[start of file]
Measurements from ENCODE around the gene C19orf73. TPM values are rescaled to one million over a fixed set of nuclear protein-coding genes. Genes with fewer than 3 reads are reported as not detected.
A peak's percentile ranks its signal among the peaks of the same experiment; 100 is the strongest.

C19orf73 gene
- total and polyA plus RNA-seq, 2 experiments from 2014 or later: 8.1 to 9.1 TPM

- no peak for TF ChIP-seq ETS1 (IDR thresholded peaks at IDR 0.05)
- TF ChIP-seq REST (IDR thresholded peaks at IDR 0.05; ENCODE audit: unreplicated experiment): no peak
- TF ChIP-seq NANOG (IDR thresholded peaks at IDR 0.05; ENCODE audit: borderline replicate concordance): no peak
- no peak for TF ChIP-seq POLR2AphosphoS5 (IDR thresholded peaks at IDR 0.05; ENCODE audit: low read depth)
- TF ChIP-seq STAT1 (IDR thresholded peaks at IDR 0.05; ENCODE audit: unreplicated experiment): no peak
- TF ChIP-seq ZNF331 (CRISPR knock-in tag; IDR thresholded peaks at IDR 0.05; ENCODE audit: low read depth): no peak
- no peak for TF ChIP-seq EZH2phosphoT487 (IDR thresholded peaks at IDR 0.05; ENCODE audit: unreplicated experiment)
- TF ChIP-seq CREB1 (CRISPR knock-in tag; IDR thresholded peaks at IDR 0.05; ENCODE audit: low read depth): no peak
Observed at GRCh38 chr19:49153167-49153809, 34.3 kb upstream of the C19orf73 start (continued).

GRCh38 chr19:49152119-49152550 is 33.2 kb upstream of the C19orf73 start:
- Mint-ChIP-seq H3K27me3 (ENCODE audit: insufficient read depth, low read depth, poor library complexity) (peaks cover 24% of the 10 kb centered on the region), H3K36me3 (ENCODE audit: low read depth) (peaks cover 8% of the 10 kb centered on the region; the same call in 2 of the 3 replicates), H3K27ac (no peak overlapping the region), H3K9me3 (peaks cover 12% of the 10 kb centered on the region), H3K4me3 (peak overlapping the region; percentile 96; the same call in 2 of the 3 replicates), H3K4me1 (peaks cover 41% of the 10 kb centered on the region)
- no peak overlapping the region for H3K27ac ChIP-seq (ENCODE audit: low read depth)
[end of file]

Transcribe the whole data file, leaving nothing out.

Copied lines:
Measurements from ENCODE around the gene C19orf73. TPM values are rescaled to one million over a fixed set of nuclear protein-coding genes. Genes with fewer than 3 reads are reported as not detected.
A peak's percentile ranks its signal among the peaks of the same experiment; 100 is the strongest.

C19orf73 gene
- total and polyA plus RNA-seq, 2 experiments from 2014 or later: 8.1 to 9.1 TPM

- no peak for TF ChIP-seq ETS1 (IDR thresholded peaks at IDR 0.05)
- TF ChIP-seq REST (IDR thresholded peaks at IDR 0.05; ENCODE audit: unreplicated experiment): no peak
- TF ChIP-seq NANOG (IDR thresholded peaks at IDR 0.05; ENCODE audit: borderline replicate concordance): no peak
- no peak for TF ChIP-seq POLR2AphosphoS5 (IDR thresholded peaks at IDR 0.05; ENCODE audit: low read depth)
- TF ChIP-seq STAT1 (IDR thresholded peaks at IDR 0.05; ENCODE audit: unreplicated experiment): no peak
- TF ChIP-seq ZNF331 (CRISPR knock-in tag; IDR thresholded peaks at IDR 0.05; ENCODE audit: low read depth): no peak
- no peak for TF ChIP-seq EZH2phosphoT487 (IDR thresholded peaks at IDR 0.05; ENCODE audit: unreplicated experiment)
- TF ChIP-seq CREB1 (CRISPR knock-in tag; IDR thresholded peaks at IDR 0.05; ENCODE audit: low read depth): no peak
Observed at GRCh38 chr19:49153167-49153809, 34.3 kb upstream of the C19orf73 start (continued).

GRCh38 chr19:49152119-49152550 is 33.2 kb upstream of the C19orf73 start:
- Mint-ChIP-seq H3K27me3 (ENCODE audit: insufficient read depth, low read depth, poor library complexity) (peaks cover 24% of the 10 kb centered on the region), H3K36me3 (ENCODE audit: low read depth) (peaks cover 8% of the 10 kb centered on the region; the same call in 2 of the 3 replicates), H3K27ac (no peak overlapping the region), H3K9me3 (peaks cover 12% of the 10 kb centered on the region), H3K4me3 (peak overlapping the region; percentile 96; the same call in 2 of the 3 replicates), H3K4me1 (peaks cover 41% of the 10 kb centered on the region)
- no peak overlapping the region for H3K27ac ChIP-seq (ENCODE audit: low read depth)